WAYNE, N.J. -- Grand Union here said last week it plans to go to U.S. Bankruptcy Court today to seek approval to conduct an auction on Nov. 16 to sell its 197 stores.
The company filed a petition for Chapter 11 protection earlier this month.
According to Jeffrey P. Freimark, chief financial and administrative officer, Grand Union has already filed a sales plan with the court, including the auction, and any objections to that plan can be raised at today's hearing.
If there are no objections, the company will proceed with the auction, which Freimark said is standard procedure in a Chapter 11 that is not aimed at restructuring a company.
The auction will be held at the New York offices of the company's attorneys, Weil, Gotschal & Manges.
According to an industry analyst, bids, including those submitted in advance, will be announced openly during the auction process, enabling those who made lower bids to raise their offers if they desire.
The analyst said the auction could result in the sale of more larger stores and few smaller stores, "so even if the company sold less than 50% of its stores, it could sell more than 50% of total square footage."
Once the auction is over, Grand Union officials will spend a couple of weeks determining the highest and/or best bids, prior to making recommendations to the court, Freimark said. The company will return to court two or three weeks after the auction for approval for its recommendations, he added.
"The court's obligation is to accept the best offer on both a quantitative and qualitative basis," Freimark explained, "which means that, even if one bid is higher than another, the court will determine if a lower bid has more quality for shareholders. For example, preference might be given to an entity that expresses interest in a greater number of stores."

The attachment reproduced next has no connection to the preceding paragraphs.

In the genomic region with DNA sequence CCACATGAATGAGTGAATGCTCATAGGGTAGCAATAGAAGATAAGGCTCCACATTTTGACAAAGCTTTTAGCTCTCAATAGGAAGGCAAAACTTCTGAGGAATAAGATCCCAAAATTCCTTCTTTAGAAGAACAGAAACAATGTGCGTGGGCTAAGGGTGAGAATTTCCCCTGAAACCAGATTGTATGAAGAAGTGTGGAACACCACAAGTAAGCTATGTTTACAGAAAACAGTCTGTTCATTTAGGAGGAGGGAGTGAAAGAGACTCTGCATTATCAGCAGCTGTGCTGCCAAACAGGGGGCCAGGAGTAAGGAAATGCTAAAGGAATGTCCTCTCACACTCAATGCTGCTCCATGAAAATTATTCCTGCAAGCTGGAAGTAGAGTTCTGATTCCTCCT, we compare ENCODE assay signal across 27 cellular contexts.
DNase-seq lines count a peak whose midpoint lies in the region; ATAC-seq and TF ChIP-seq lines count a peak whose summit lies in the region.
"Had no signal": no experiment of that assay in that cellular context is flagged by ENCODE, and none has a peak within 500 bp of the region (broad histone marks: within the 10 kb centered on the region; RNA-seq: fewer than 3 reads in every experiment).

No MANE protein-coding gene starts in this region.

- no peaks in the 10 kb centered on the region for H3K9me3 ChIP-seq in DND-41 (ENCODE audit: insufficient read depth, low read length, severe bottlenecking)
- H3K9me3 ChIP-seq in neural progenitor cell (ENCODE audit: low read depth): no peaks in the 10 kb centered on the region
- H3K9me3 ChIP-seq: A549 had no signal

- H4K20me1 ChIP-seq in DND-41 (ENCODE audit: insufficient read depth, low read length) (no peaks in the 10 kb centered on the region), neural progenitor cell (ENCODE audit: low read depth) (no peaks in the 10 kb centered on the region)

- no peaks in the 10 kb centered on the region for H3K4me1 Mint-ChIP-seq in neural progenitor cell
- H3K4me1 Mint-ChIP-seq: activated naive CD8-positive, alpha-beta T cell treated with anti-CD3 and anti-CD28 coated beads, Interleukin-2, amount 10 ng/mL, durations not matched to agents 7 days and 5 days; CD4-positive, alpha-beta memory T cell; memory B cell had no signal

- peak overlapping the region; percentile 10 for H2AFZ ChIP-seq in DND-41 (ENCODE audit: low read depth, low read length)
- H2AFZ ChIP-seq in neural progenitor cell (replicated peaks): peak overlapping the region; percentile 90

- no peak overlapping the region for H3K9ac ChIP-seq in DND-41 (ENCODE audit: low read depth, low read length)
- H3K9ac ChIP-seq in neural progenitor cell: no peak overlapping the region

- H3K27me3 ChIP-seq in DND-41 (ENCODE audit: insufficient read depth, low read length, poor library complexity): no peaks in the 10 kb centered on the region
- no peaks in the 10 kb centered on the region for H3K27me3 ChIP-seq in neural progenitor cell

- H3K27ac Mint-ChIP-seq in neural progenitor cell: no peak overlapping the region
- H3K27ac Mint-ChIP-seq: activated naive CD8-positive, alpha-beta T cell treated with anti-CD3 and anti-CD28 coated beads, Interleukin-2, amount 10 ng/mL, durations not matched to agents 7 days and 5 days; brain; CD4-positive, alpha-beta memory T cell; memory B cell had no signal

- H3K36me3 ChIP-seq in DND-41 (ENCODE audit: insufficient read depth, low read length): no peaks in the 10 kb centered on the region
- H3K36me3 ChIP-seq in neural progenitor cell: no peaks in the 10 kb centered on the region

Since the company filed for Chapter 11 at the beginning of October, it has continued to conduct talks with interested parties concerning potential sales, Freimark said, although no stores have been sold. However, any pre-auction offers could be superseded by better offers at the auction, he pointed out.
Even after the court has approved the bids, Grand Union must still conduct due diligence, "so it's unlikely any stores will actually change hands prior to the end of the calendar year," Freimark said.
One securities analyst, who asked not to be quoted by name, said he doubts there will be much interest in the auction process among potential buyers. "Companies have had two bites of this apple before," he said, referring to Grand Union's two prior bankruptcy filings, "and they could have bought stores on either of those two opportunities."
However, an analyst who follows distressed stocks told SN he expects considerable buyer interest, particularly in Grand Union's stores in the metropolitan New York area, including locations in northern New Jersey, Long Island and Rockland and Westchester counties in New York, and southern Connecticut.
"Many of those are good stores in locations that would be attractive to companies with existing stores in the area, such as A&P, Pathmark or Big V, or companies seeking to enter the marketplace, such as Safeway or Kroger," the analyst explained.
Grand Union stores in upstate New York tend to be smaller and might appeal to a more limited number of buyers, possibly including Penn Traffic, the analyst said, while stores in Vermont, which is a difficult state in which to develop real estate, could be attractive to an existing player like Hannaford, he added.
For any stores that are not sold, the Bankruptcy Court is likely to reject the leases, with companies interested in taking over those leases paying a fee to Grand Union to assume the lease.